THE LIFE OF MOHANDAS KARAMCHAND GANDHI seems to have had four themes, and the Mahatma dwelt on each of these, throughout his life, for different lengths of time and with varying amounts of emphasis. The four themes were Hindu-Muslim unity, the eradication of untouchability, the ideal of social service and the cultivation of non-violence (ahimsa). Seen as a structure with these themes, the political biography of Gandhi becomes a sort of opera— integrated, majestic, complex, extended, dramatic and with an overwhelming mood of pathos, even tragedy. It is important to keep in mind the operatic nature of this life, because only then do individual episodes in it make sense, and only then can we appreciate the astonishing extent to which its protagonist (Gandhi, the political actor), who was also its author (Gandhi, the tireless teller of his own story), had a composite vision of how he was to live and how his goals were to be realised.
In his new biography, Joseph Lelyveld reads the political career of Gandhi as though it were a piece of music. Gandhi's life-history became, through his own unique genius—at once historical and artistic—a historic life and a work of art. Lelyveld sets himself the task, not of mere narration, not even of reconstruction, but of composition, in the musical sense: creating the complete notation of the opera that was the life of Mahatma Gandhi. Not everyone can read music, and not everyone can hear the music as it would sound if all the notes on the page were played aloud. Great Soul: Mahatma Gandhi and His Struggle with India demands as much effort from the reader as it has clearly taken from its writer. By the time we put down this deeply resonant, even sonorous book, we can only begin to appreciate how difficult it must have been for Gandhi to live out his character, his persona and his destiny.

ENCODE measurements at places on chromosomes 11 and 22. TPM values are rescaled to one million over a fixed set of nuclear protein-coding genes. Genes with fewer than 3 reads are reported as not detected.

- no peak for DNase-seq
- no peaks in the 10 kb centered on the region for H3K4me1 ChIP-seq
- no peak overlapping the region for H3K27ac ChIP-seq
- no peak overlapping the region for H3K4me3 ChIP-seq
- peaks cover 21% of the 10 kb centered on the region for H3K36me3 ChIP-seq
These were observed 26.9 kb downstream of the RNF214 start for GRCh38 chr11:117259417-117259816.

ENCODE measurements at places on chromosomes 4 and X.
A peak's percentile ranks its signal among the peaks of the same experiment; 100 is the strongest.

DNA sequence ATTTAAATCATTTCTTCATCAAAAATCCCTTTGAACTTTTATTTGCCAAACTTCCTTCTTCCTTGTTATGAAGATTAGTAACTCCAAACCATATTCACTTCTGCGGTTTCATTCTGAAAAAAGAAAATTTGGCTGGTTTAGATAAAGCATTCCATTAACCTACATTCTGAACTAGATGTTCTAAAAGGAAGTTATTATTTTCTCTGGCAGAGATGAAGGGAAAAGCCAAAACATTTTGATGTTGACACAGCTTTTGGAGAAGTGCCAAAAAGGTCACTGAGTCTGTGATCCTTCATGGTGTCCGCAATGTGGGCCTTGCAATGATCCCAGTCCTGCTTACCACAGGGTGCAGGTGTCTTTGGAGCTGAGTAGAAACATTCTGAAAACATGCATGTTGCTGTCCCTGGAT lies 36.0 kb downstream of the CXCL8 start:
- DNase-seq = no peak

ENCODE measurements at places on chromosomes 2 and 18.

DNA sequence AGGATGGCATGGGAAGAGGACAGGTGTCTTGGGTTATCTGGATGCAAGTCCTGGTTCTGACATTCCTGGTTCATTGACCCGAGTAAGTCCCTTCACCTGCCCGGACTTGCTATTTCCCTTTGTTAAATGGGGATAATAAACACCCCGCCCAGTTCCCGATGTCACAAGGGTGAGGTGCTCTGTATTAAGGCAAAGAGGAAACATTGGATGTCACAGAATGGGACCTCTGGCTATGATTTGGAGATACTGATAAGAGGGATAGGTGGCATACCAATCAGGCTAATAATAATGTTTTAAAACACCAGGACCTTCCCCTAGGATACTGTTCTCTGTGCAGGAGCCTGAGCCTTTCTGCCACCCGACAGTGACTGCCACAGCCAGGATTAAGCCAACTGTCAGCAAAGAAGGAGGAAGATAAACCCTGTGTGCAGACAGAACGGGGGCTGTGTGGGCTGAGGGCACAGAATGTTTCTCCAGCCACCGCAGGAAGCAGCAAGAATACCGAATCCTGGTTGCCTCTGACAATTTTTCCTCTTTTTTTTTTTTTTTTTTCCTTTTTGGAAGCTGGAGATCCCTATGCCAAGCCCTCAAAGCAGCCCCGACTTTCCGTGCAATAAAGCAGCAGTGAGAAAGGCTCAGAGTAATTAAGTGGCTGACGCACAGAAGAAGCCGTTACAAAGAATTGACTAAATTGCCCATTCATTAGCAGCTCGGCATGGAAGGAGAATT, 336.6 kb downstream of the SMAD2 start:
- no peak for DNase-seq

Ramachandra Guha, who is currently working on his own two-part biography of Gandhi, some years ago wrote an essay titled, 'Why South Asians Don't Write Good Biographies, and Why They Should'. They write plenty of history, literature and hagiography, argued Guha, but somehow miss the genre that lies at the intersection of these three forms. Gandhi—like his peer Rabindranath Tagore—has been the subject of numerous biographies in the six decades since his death in 1948, by Indians, Britons and Americans. The Frenchman Romain Rolland wrote a biography as early as 1924, when Gandhi was only 55 years old. But it is Lelyveld who I think produces the most effective Gandhi biography thus far (we will have to wait another three or four years, at least, for Guha's version to appear). And the reason for this, I suspect, is not only that Lelyveld has lived and worked as a journalist in India and South Africa, the two countries where Gandhi spent most of his life; not only that Lelyveld has a personal connection with India through his brother David Lelyveld, a scholar of Urdu, and his sister-in-law Meena Alexander, a poet; not only that Lelyveld has trawled the archives, mastered the vast Gandhi literature, and travelled to every big and small place that Gandhi visited on what Lelyveld calls "both subcontinents".